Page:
Football in Spain

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Santiago Bernabeu, Real Madrid's Stadium

Association football is the most popular sport in Spain.[1] The Royal Spanish Football Federation (Real Federación Española de Fútbol) is the national governing body and it organises La Liga, the Copa del Rey and the Spain national football team, champion of the 2010 FIFA World Cup.[2][3][4][5] Modern football was introduced to Spain in the late 19th century by a combination of mostly British immigrant workers, visiting sailors and Spanish students coming from Britain.

The oldest football clubs in Spain are Recreativo de Huelva and Sevilla FC. [6][7][8][9] Although Gimnàstic de Tarragona was formed in 1886, the club did not form an actual football team until 1914. The first official football game played in Spain took place in Seville on March 8, 1890 at the Tablada Hippodrome. Sevilla FC played against Huelva Recreation. With the exception of two Spanish players on the Huelva team and other two players on the Seville team, all the players on both sides were British. Sevilla FC won 2-0 that first official match in Spain.

In the Basque Country during the early 1890s, British shipyard workers and miners formed the Bilbao Football Club and Basque students returning from Britain founded the Athletic Club in 1898. This early British influence was reflected in the use of English names such as Recreation Club, Athletic Club and Football Club.

Real Madrid is the most successful Spanish and European club, in both the national league and continental competitions.[10] They have won a 10 European Cups/Champions League titles and were runners-up 3 times. Barcelona come 2nd in Spain in terms of league titles and are much behind when it comes to Europe. In La Liga's 83-year history (sans the 3 seasons that the league was suspended due to the civil war), Real Madrid and Barcelona have won 54 titles between them. Over the years, Spanish clubs have won the UEFA Cup Winners' Cup 7 times and UEFA Europa League 8 times.

Copa del Rey[edit]

Main article: Copa del Rey

Several clubs also emerged in Madrid, most notably Madrid Football Club, formed in 1902. In the same year, Carlos Padrós, later president of Madrid FC, suggested a football competition to celebrate the coronation of Alfonso XIII. Four other teams entered the Copa del Ayuntamiento de Madrid, later to develop into the Copa del Rey (King's Cup). These included FC Barcelona, Club Español de Fútbol, Club Bizcaya and New Foot-Ball de Madrid. The competition featured the first recorded game between FC Barcelona and Madrid FC, with the former emerging 3-1 winners. Club Bizcaya, which consisted of players from both Basque teams, eventually beat FC Barcelona in the final. Alfonso XIII subsequently became the patron of many Spanish football clubs, granting them permission to use Real (meaning royal) in their names. Among the many clubs to add the prefix to their name was Madrid FC, which subsequently became Real Madrid.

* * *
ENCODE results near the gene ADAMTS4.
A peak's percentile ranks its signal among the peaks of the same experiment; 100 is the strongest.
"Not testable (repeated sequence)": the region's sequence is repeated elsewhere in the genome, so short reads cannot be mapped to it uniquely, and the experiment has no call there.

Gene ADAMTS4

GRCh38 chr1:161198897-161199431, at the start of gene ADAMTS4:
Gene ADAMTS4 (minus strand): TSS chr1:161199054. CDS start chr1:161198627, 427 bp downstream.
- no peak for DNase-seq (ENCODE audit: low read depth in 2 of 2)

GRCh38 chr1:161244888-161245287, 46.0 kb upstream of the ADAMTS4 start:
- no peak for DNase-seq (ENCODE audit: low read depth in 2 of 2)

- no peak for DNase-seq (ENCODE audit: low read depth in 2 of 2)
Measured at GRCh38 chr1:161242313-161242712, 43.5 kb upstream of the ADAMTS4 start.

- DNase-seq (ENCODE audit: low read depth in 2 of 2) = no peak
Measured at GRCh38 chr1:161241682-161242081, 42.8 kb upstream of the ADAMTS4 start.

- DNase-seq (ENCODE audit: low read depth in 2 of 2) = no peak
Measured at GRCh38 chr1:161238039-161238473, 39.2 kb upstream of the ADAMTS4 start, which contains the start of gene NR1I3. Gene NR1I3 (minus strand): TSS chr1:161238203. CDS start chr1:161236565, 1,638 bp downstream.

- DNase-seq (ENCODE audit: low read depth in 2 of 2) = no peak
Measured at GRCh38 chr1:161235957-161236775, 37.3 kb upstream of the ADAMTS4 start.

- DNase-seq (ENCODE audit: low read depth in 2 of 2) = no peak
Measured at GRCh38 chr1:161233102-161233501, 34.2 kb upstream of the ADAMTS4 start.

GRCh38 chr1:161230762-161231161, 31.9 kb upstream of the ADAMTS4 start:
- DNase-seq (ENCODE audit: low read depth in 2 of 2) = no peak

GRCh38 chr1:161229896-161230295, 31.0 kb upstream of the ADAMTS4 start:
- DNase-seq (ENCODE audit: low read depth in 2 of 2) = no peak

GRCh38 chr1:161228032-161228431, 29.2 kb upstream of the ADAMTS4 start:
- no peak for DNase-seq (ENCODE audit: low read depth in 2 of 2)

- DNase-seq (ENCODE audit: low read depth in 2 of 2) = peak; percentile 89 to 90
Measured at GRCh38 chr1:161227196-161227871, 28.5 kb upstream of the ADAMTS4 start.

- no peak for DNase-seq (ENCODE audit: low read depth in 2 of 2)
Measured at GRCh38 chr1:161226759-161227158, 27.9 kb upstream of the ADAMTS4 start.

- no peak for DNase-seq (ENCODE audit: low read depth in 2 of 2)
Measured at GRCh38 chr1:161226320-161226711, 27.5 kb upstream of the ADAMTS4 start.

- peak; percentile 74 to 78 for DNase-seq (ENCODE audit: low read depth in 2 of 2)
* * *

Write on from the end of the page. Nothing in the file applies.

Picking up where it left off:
La Selección[edit]

Within Spain, regional teams, most notably, the Catalan XI, the Euskadi XI, and even the Galician XI began to compete against each other from 1915 onwards. Despite not being officially recognised by FIFA, these teams continue to play today. The Spain national football team, commonly referred to as la selección made their international début at the 1920 Olympic Games in Belgium and came away with the silver medal. Spanish football turned professional in 1926.

Today, these regional teams still occasionally play friendly games with some national team players playing for both teams.

La Liga[edit]

Main article: La Liga

In April 1927 Alvaro Trejo, a director at Arenas Club de Getxo, first proposed the idea of a national league in Spain. After much debate about the size of the league and who would take part, the RFEF eventually agreed on the ten teams who would form the first Primera Division in 1928. FC Barcelona, Real Madrid, Athletic Bilbao, Real Sociedad, Arenas Club de Getxo and Real Unión were all selected as previous winners of the Copa del Rey. Athletic Madrid, RCD Español and CE Europa qualified as Copa del Rey runners-up and Racing Santander qualified through a knock-out competition against Sevilla FC. Only three of the founding clubs, Real Madrid, Barcelona and Athletic Bilbao, have never been relegated from the Primera Division; six other clubs have never been below the top two tiers: Sevilla, Real Sociedad, Sporting Gijón, Valencia, Espanyol, and Atlético Madrid.

Women's football[edit]

Women's football is a minor sport in Spain.[11][12]


  1. ^ "Spanish football: Well red". The Economist. 2012-06-09. Retrieved 2013-10-07. 
  2. ^ Graham Hunter. "Spain: the inside story of La Roja's historic treble – extract | Football". The Guardian. Retrieved 2015-01-30. 
  3. ^ Ahmed, Rizwan (2011-06-28). "The Success Of Spain: A Lesson For Every Football Nation". Retrieved 2015-01-30. 
  4. ^ Tim Vickery. "Tim Vickery: Spain success built on clear football identity". BBC. Retrieved 2015-01-30. 
  5. ^ Paul Wilson. "How England could learn from Spain's approach to youth | Football". The Guardian. Retrieved 2015-01-30. 
  6. ^ "The British Newspaper Archive". The British Newspaper Archive. Retrieved October 5, 2012. 
  7. ^ "The Courier". The Courier. Retrieved February 7, 2013. 
  8. ^ "Marca". Marca. Retrieved October 9, 2012. 
  9. ^ "Evening Times". Evening Times. Retrieved October 11, 2012. 
  10. ^ Sid Lowe. "Review: The Story of Spanish Football | Football". Retrieved 2013-10-07. 
  11. ^ "Why Spain is absent from the World Cup". Fox Soccer. Retrieved 2012-12-07. 
  12. ^ "Spain's women add to La Roja euphoria". FIFA. Retrieved 2012-12-07. 

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